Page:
Stephen Colbert is why Aussies pirate

Stephen Colbert is why Aussies pirate

Summary: iiNet's proposed model for dealing with copyright infringement is great, but content owners need to face the reality that their business model is all wrong before it'll work.


iiNet's proposed model for dealing with copyright infringement is great, but content owners need to face the reality that their business model is all wrong before it'll work.

For as long as I've been obsessed with politics, I have been a devoted viewer of the brilliant satirical news shows The Daily Show with Jon Stewart and The Colbert Report. The only problem was that for years, Australians who didn't have Foxtel could only see the show in bite-sized internet clips or through the weekly edition on SBS.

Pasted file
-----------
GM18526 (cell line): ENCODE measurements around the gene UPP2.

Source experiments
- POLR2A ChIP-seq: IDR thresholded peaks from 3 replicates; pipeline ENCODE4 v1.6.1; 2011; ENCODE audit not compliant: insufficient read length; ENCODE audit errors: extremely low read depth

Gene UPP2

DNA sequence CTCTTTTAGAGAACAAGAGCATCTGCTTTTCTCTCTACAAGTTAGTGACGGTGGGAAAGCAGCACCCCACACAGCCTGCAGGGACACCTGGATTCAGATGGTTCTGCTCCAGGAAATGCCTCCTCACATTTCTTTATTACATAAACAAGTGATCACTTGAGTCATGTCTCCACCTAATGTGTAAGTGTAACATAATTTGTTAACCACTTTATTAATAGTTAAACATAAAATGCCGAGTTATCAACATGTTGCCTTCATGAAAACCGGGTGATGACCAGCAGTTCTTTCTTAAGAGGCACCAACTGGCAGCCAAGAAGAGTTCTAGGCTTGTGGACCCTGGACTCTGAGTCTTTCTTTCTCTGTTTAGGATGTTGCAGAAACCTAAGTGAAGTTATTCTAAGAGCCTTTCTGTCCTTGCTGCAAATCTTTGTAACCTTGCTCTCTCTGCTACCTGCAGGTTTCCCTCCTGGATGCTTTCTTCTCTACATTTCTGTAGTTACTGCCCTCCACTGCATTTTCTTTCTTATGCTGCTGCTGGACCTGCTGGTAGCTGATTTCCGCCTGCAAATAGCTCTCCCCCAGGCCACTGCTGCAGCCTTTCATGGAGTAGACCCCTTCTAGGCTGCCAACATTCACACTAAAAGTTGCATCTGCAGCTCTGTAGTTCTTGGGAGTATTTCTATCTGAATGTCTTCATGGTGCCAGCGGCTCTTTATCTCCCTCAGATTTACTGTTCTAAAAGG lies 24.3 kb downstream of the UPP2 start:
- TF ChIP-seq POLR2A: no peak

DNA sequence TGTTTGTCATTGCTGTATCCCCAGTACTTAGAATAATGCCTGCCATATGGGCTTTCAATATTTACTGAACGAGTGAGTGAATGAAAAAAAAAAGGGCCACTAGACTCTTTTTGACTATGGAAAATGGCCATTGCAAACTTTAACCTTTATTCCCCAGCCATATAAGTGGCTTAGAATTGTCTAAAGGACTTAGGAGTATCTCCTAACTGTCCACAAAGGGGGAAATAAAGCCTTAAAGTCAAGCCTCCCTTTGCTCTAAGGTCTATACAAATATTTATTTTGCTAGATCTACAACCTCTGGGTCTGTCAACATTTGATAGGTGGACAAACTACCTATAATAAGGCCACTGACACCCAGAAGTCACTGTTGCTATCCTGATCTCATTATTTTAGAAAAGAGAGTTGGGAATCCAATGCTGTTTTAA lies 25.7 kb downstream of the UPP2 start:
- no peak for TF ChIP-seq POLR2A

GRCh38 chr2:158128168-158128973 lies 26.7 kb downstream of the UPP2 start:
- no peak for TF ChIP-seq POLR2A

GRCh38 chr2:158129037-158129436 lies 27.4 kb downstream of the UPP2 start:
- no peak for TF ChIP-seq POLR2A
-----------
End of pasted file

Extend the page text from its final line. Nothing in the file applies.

Or there was the illegal practice of downloading the shows via a peer-to-peer technology such as BitTorrent.

Then last year, the ABC began airing the latest episodes on its digital channel ABC2 mere hours after they were shown on TV in the United States, and also made the episodes available through its iView replay website. The immediate and easy accessibility of these episodes reduced the desire to download them illegally. Why bother going down the illegal route when all this content is freely available?

Things were all great, and US politics wonks in Australia had their daily dose of satire legally provided to them care of the public broadcaster. But then at the beginning of this year Foxtel paid for exclusive rights for the two shows on its Comedy Channel, ripping them off free-to-air and iView straight back onto pay TV only.